Sunday, June 24, 2007

Building an Emergency Fund

How much should I save? As a rule of thumb, a saving ratio of 20% is considered healthy. Saving ratio is defined as total annual saving divide by total annual income.

As you start saving, your first priority is to build up your emergency fund. Establishing an emergency saving account is vital in both good and bad times. It is an absolute necessity for financial security because it gives you funds to fall back on if you or your spouse lose your job, incur large medical bills, unable to work for certain reasons, and so on. Without an emergency fund, you may be forced into incurring credit card debts that could take you many years to pay off. You don't want to be living on the edge, do you?

To build up your emergency fund, you have to put away the money consistently on a regular basis. As it grows, be sure not to dig into it for non-emergencies purpose. Remember, this fund can only be tapped for true emergencies.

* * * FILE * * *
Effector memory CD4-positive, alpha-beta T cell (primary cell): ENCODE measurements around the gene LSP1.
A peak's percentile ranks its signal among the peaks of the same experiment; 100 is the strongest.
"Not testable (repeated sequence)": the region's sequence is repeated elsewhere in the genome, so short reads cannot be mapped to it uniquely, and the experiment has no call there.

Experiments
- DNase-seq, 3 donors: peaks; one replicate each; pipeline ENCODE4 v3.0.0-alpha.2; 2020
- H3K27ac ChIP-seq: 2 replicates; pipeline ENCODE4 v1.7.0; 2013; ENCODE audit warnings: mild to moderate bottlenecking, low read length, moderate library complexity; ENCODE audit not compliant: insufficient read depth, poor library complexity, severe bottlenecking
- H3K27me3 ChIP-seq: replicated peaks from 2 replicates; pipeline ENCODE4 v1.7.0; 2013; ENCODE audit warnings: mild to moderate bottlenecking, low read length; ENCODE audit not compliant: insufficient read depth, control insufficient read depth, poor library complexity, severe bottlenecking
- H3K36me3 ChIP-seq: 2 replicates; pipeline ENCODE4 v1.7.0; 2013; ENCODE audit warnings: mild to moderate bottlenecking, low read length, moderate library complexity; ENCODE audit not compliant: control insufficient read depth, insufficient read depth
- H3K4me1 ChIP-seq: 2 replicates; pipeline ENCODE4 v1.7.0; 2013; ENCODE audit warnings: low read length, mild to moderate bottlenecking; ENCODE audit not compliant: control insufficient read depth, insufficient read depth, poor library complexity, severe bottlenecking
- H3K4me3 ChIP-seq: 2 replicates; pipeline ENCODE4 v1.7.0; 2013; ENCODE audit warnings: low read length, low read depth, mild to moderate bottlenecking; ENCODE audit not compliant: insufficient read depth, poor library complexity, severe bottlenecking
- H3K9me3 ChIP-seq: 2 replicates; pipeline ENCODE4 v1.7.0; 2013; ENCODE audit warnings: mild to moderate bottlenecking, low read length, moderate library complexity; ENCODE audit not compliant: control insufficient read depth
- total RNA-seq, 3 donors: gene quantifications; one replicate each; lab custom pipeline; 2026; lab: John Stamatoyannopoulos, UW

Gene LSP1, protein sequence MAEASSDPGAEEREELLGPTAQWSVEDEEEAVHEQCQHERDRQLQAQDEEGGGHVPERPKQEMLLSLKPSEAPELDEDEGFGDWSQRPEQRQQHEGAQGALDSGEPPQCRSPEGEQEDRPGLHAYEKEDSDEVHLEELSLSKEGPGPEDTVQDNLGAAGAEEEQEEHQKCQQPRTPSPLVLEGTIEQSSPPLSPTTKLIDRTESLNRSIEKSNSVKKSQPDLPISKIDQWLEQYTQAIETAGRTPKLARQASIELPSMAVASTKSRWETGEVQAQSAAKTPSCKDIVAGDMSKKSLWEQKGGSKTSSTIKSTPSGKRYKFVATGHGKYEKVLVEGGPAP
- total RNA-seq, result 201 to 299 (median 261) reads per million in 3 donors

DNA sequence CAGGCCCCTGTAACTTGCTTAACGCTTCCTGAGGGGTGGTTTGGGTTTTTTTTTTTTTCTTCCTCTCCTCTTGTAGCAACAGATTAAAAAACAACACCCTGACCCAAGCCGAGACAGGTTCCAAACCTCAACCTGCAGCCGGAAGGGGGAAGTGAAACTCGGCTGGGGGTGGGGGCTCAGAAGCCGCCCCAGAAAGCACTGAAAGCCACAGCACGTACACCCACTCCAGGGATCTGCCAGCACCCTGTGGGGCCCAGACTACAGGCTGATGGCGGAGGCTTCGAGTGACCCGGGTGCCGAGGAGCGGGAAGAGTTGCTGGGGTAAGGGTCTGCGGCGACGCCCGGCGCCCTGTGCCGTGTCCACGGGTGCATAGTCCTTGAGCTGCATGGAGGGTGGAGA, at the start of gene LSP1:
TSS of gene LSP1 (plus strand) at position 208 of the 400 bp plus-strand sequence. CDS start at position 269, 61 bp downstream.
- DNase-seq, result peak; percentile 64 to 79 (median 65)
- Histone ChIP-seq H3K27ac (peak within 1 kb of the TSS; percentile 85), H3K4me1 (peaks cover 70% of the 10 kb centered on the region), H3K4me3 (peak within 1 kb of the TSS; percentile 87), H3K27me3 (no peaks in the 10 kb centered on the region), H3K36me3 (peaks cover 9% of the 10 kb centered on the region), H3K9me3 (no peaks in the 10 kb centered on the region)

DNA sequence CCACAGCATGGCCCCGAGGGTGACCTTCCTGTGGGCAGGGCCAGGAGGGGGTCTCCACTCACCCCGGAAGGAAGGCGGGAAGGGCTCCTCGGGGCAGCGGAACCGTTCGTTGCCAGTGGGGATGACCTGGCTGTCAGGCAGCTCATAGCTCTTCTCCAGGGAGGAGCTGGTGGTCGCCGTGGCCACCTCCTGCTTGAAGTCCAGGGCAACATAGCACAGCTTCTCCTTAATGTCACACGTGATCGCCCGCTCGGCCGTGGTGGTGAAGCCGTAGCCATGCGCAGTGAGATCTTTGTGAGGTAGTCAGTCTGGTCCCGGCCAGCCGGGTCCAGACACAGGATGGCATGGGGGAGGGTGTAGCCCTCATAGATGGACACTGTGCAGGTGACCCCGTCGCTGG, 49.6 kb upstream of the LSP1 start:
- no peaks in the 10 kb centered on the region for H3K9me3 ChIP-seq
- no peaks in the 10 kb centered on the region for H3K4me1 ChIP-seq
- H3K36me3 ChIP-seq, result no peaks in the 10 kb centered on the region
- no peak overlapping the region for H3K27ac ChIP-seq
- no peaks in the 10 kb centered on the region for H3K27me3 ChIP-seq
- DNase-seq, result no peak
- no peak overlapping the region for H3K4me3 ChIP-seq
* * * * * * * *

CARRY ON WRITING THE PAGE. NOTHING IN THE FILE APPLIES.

How much do you need in this emergency fund? The minimum amount to have should be at least 3 to 6 months of your basic living expense. It has to be sufficient to tie you over during the period when your income stream is suddenly cut off. So examine carefully your income and needs to decide how much you actually should save. The level has to be comfortable to you.

Where should you be keeping your emergency fund? Emergency fund must be easily and quickly available and accessible when needed. It is best kept in liquid assets. Liquid assets refer to assets that can be converted into cash quickly. Example of such assets include saving account, time deposit, money market funds, and short term bonds. Do not put your emergency fund in property and stocks/shares. Property is not a liquid asset because it takes months to sell it. Stocks/shares are somewhat more liquid than real estate, however you can lose money if you are forced to sell it at the time when the market for your stock/share is less favorable.

No comments: